• The success of economic globalisation will largely depend on the enabling measures for improving the S&T base of the developing countries. To this end, national support and international cooperation for capacity-building should be given due impetus.

  • Globalisation without sharing of scientific knowledge may bring in its wake wide-scale socio-economic destabilisation. Therefore, developed countries have a moral and ethical responsibility to help developing ones build their S&T infrastructure, including human resources development.

  • Globalisation will also be successful only if the developing countries have free access to markets of other counties and are not subjected to different barriers in the garb of various standards including labour standards.

2. Universal nature of science    Back to top

  • The developed and developing worlds have a common stake in the future this planet earth, especially as the vast majority of the population live in the developing world and if they are denied access to S&T, then over-dependence on the developed world could create chaos and disharmony. The need for a symmetrical relationship and equal opportunities for nations at the different levels of scientific and technological development is thus overwhelming.

  • The dialogues and the pronouncements made in conferences and other international fora in the past have failed to achieve the targets of equitable development It is, therefore, imperative that a pragmatic and time-bound Action Plan be developed and implemented for bridging the gap between countries.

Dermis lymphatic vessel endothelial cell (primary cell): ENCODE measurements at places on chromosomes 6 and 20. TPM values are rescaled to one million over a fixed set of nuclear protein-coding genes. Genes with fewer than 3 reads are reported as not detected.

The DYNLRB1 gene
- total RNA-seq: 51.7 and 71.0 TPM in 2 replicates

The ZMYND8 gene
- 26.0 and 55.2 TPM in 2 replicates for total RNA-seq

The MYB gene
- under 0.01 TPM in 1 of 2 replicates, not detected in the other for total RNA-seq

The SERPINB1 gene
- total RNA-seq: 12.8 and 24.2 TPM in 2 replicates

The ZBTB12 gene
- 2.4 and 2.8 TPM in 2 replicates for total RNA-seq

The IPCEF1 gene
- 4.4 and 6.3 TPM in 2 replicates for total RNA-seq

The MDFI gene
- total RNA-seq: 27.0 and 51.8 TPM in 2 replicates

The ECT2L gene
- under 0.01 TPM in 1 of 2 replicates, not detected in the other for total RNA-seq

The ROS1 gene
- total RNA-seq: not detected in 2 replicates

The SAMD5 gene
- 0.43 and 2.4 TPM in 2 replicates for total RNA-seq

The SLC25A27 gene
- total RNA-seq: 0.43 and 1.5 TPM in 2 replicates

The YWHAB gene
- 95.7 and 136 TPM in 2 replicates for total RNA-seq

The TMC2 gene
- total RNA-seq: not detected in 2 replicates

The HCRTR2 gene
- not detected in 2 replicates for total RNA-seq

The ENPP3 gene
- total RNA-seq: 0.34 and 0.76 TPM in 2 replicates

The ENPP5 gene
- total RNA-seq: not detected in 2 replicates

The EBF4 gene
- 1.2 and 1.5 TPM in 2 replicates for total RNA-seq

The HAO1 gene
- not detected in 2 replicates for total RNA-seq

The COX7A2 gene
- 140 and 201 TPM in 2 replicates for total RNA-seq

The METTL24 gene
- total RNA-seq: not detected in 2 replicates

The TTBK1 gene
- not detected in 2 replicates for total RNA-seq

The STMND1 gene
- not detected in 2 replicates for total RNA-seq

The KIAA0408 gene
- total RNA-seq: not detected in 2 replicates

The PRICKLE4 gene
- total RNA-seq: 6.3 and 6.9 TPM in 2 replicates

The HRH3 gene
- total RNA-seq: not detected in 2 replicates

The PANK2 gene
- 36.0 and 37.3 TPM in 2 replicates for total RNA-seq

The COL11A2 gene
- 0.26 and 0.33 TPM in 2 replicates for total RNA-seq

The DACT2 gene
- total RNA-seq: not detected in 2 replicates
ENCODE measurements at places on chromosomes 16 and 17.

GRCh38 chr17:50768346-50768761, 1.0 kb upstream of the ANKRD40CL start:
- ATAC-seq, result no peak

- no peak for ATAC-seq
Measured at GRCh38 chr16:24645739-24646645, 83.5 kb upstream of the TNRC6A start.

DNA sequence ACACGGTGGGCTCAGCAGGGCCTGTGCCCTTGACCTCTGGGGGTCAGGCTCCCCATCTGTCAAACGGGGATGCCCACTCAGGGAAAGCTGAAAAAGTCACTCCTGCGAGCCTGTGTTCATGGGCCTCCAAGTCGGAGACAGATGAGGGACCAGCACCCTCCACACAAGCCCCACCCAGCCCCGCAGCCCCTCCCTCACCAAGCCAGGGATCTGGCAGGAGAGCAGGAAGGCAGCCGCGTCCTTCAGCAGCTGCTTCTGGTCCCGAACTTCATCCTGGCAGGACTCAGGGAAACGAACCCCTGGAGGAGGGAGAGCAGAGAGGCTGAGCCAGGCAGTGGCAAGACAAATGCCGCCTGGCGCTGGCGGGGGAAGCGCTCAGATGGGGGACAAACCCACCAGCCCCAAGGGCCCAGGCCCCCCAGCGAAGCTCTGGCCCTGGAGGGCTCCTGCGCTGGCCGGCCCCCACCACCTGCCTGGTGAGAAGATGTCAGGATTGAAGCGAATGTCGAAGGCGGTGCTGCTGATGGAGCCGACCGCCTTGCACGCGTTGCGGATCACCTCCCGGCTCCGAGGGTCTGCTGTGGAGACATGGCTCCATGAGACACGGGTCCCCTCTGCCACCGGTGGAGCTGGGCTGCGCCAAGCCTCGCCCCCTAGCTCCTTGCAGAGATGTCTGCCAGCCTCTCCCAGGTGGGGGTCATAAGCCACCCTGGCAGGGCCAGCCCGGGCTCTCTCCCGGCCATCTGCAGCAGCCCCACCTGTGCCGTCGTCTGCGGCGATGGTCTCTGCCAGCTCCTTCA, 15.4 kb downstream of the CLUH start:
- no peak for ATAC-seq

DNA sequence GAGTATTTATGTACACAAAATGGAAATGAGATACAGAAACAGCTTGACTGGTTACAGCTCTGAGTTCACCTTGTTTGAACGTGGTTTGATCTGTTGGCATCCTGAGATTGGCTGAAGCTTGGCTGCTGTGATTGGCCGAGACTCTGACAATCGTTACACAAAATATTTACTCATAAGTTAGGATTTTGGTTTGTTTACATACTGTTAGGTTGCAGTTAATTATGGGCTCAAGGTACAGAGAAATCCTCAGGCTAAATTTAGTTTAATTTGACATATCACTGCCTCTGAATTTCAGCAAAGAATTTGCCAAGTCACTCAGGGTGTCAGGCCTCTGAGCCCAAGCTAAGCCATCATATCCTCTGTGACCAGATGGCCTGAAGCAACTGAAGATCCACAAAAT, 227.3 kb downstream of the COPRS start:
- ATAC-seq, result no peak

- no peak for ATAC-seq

3. Science for socio-economic development

  • Sincere endeavours should be made to harness the benefits of S&T for improving the living condition of the multitude of impoverished down-trodden populations in the developing countries.

  • Technologies relevant to rational and optimal use of resources for sustainable development should be evolved and made available to all nations, Developing countries lack scientific and technological capabilities for optimising benefits from resources, thereby making it difficult for them to prosper. The related technologies should be made available to facilitate conservation and rational use of global resources.

  • State-of-the-art technologies should be made available to the developing countries to supplement their traditional knowledge. The developing countries should pay due attention to preservation, protection and promotion of indigenous and other forms of knowledge base.

  • Transfer of technology from the developed to the developing world and within the developing world should be augmented and accelerated.

4. International cooperation    Back to top

  • The World Conference on Science should draw up a Programme of Action on Science and Technology with the following broad focal points:

a) strengthening the scientific and technological capacities of the developing countries;

b) strengthening the international scientific and technological cooperation among nations;

c) strengthening the role of the United Nations system in the field of S&T and the provision of increased financial resources; and

d) ensuring an unhindered flow of information, exchange of experience/and expertise on scientific and technological matters.

  • The stated Programme of Action sets forth the requirements for specific action at the national, regional and international levels inter alia on the following: